Tuesday, 26 January 2010

Paul Auster's Invisible

I've read a fair bit of Paul Auster's output now. I think the best way to give a balanced impression of my experience of this, his latest, is to say that familiarity does indeed breed contempt. It's an uncomplicated read which promises all sorts of strange screw turns and delivers none of them.

I came into Auster's writing via Leviathan and then The New York Trilogy (and also the remarkable graphic version of the first of the trilogy, City Of Glass). Recently I quite enjoyed the straightforward if far-fetched storytelling of The Music Of Chance and the more ruminative, NY-centric Brooklyn Follies.

With Invisible though we return to literature as artful but ineffective as that first used on Mr. Vertigo. Invisible is written in at least four perspectives - three narrators, one in the first and third person - and hints at a remarkable semantic-metaphysical twist to come. That it doesn't isn't simply a disappointment; rather it exposes the self-conscious formalism of the book as an affectation. In fact the book is probably meant as an experiment in the slipperiness or even evanescence or reported narrative. It remains an experiment though, no point ever being made.

Worse than this, as one does when one reads a number of books by the same author, 'the voice' becomes overarching. The book is populated by at least half a dozen characters but with the exception of the cul-de-sac anti-magus Rudolf Bron, they all sound the same as the principal protagonist. This character-homogeneity is vaguely familiar from previous fiction and I begin to wonder how it is that films get made when the characters are so similar - and there are films, including a self-directed Lulu On The Bridge:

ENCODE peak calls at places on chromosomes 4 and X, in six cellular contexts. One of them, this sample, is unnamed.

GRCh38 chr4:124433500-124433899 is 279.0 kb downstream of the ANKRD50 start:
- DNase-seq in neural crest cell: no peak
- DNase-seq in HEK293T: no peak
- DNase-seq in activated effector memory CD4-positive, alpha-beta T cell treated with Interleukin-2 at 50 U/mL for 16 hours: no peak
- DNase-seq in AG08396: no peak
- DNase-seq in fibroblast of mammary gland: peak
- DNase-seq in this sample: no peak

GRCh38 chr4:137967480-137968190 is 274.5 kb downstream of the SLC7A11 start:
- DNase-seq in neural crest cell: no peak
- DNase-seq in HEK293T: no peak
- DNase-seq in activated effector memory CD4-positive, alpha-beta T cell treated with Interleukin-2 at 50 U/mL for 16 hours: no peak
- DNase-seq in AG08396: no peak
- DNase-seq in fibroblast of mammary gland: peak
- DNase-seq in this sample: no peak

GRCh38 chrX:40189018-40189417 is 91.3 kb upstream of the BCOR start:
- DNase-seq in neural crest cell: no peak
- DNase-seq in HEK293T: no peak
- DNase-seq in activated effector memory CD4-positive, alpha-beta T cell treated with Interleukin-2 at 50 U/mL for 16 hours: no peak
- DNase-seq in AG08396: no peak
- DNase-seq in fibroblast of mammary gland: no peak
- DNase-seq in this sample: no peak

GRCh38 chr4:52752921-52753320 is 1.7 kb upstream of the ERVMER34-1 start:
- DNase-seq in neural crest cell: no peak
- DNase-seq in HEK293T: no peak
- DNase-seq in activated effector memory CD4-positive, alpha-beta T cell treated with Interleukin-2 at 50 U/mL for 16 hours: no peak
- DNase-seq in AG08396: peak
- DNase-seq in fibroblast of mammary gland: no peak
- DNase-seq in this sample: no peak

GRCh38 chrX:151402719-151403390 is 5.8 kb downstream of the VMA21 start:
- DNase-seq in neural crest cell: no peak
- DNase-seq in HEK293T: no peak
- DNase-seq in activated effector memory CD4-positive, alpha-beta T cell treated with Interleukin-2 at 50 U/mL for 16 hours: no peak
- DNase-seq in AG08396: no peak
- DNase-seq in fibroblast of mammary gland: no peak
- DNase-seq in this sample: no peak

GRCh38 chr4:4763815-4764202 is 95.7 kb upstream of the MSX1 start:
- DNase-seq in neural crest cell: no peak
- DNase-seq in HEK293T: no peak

It also has trite sex and simply too many hackneyed turns of phrase (there's a an embarrassing moment where he describes the bland hyperbole of tourist literature but I had assumed that was just his own voice). Other than some sort of cipher for a personal memoir, I don't really understand exactly why he wrote it at all.

Two things I like about Auster. Firstly, I like the surrealism, inventing meaning out of coincidence and investing outrageous improbability with credibility. There's a bit of magic in his confection which I'd like to think is, in fact, invested with a real sense of philosophical acumen (although this book is manifestly prosaic). Secondly, I like the manner in which he deals with older men, their shortcomings and the honest manner in which they deal with their grief and failures. Unfortunately this book is an account of an old man's regret with that character excised from the story.

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